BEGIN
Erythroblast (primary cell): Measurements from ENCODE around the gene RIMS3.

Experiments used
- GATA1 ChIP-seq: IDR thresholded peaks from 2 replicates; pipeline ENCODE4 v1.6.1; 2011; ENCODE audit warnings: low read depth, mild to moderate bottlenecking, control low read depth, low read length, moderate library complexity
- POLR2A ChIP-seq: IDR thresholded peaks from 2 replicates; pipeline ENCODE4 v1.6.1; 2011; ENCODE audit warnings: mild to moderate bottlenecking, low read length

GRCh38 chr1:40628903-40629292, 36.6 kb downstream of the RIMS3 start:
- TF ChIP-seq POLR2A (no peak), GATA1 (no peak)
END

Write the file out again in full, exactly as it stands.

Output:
Erythroblast (primary cell): Measurements from ENCODE around the gene RIMS3.

Experiments used
- GATA1 ChIP-seq: IDR thresholded peaks from 2 replicates; pipeline ENCODE4 v1.6.1; 2011; ENCODE audit warnings: low read depth, mild to moderate bottlenecking, control low read depth, low read length, moderate library complexity
- POLR2A ChIP-seq: IDR thresholded peaks from 2 replicates; pipeline ENCODE4 v1.6.1; 2011; ENCODE audit warnings: mild to moderate bottlenecking, low read length

GRCh38 chr1:40628903-40629292, 36.6 kb downstream of the RIMS3 start:
- TF ChIP-seq POLR2A (no peak), GATA1 (no peak)